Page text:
Desperately Seeking Sensation

Fear, Reward, and the Human Need for Novelty
Brenda Patoine
April 18, 2019
Couple on rollercoaster

Why are some people drawn to intense, even fear-inducing thrills while others shun the mere thought? How is it that the same horror movie can be entertainment to one person and tension-filled torture to another?

Sensation-seeking, defined as the tendency to seek out varied, complex, novel, and intense experiences, has been recognized as a general personality trait in psychological research since the 1960s. In the past decade, cognitive neuroscience has taken aim at the character trait, hoping to shed light on how the brains of thrill seekers might be wired differently than those who are content with more tame pursuits.

Beyond understanding why one person relishes the fright factor while the next studiously avoids it, scientists are asking how sensation-seeking relates to risky behaviors such as fast driving, drug experimentation, and risky sex, as well as psychiatric disorders ranging from substance use disorder to bipolar disorder–areas where the public-health implications are most clear. The hope is that by understanding the neural mechanisms underlying such behaviors, both at the molecular level and at the systems level, it might be possible to develop therapeutic interventions–pharmacological, behavioral, or neurostimulatory–that might prevent the deleterious effects of risk-taking or help people channel their taste for adventure toward safer pursuits.

Not All Sensation Seeking is the Same

It’s clear from common experience that there is a huge range of sensation-seeking behavior, and that having an affinity for horror flicks or rollercoasters does not inherently make one a drug user or serial cheater. The late psychologist Marvin Zuckerman, Ph.D., who developed the original sensation-seeking scale in 1964 as part of sensory deprivation experiments, outlined four subtypes representing the various ways sensation-seeking is expressed behaviorally:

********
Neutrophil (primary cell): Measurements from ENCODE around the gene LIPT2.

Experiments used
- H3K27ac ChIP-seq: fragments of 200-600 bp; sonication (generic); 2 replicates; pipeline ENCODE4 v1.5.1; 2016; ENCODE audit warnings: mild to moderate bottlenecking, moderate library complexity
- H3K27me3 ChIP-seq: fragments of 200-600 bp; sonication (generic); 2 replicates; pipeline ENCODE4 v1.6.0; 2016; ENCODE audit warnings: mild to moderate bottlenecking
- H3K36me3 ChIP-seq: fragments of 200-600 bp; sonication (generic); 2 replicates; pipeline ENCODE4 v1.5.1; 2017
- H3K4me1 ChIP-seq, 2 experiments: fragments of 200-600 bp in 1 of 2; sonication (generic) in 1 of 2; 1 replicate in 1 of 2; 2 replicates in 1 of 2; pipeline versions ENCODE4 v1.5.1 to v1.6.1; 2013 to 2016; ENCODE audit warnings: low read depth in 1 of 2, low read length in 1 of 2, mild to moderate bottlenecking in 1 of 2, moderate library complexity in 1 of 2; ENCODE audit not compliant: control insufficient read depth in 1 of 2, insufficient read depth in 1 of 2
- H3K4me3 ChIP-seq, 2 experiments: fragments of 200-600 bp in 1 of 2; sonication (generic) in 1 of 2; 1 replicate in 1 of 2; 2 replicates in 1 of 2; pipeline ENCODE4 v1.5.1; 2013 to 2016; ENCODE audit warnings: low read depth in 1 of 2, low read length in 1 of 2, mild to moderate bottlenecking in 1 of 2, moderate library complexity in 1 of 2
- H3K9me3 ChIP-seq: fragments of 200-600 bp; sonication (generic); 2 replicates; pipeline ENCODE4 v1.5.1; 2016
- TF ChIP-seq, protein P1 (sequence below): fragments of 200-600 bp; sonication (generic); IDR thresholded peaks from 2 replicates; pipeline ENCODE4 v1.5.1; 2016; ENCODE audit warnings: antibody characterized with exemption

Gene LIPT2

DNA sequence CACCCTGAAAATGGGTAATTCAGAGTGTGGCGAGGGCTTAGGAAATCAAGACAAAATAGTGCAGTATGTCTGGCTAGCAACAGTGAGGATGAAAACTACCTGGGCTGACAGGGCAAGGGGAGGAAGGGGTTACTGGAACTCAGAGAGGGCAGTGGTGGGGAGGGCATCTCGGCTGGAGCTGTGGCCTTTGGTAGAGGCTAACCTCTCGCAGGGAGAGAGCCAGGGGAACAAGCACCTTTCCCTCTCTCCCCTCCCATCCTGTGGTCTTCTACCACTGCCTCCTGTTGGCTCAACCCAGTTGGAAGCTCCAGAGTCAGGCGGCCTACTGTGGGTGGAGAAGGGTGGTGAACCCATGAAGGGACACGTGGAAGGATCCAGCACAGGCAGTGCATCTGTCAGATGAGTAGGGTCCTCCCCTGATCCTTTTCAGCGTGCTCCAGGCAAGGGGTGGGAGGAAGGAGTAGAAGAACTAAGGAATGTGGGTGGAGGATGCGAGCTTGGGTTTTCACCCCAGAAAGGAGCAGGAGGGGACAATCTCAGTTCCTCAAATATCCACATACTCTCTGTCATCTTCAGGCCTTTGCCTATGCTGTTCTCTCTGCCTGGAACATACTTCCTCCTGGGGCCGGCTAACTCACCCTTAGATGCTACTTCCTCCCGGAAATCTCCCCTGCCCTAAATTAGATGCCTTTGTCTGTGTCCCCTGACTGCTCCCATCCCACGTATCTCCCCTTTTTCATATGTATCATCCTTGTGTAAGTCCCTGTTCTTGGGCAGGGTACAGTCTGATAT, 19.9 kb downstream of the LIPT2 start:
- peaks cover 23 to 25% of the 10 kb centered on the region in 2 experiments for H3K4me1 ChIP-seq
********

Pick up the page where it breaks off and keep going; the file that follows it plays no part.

1. Thrill & Adventure Seeking: the pursuit of physical activities that are exciting, unusual, and potentially dangerous (e.g., sky-diving)

2. Experience Seeking: stimulation through the mind and senses; the pursuit of unfamiliar and complex environmental stimuli, as through travel or meeting new people.

3. Disinhibition: sensation-seeking through engagement with other people; searching for opportunities to lose inhibitions by engaging in variety in sex, alcohol, drugs, etc.

4. Boredom Susceptibility: the tendency to be easily bored by familiar or repetitive situations or people, or by routine work.

An Evolutionary Drive?

In a 2009 interview, Zuckerman postulated that sensation-seeking must have been an adaptive trait that conferred an evolutionary advantage. “Homo sapiens were the only group of early hominids to emigrate over the entire world, which entailed great risk, so I think humans as a species are characterized by novelty- and intensity-seeking,” he said. Early humans who were more willing to take risks were likely to be more successful hunters, so a certain degree of risk-taking behavior—fueled by the promise of reward—may be programmed into human DNA.

Like any personality trait, there is a normal, bell-curved distribution of sensation-seeking behavior in the population, with most people falling somewhere in the middle in terms of their appetite for intense, novel stimuli, and smaller proportions at the low and high ends. This makes sense from the evolutionary perspective because people at either extreme are at a disadvantage. “If you’re taking too much risk you may die before you have a chance to spread your genes around, and if you’re too cautious, you may not have the advantage of obtaining resources (like food and water) that entail some risk,” Zuckerman said.

Balancing Reward and Impulse Control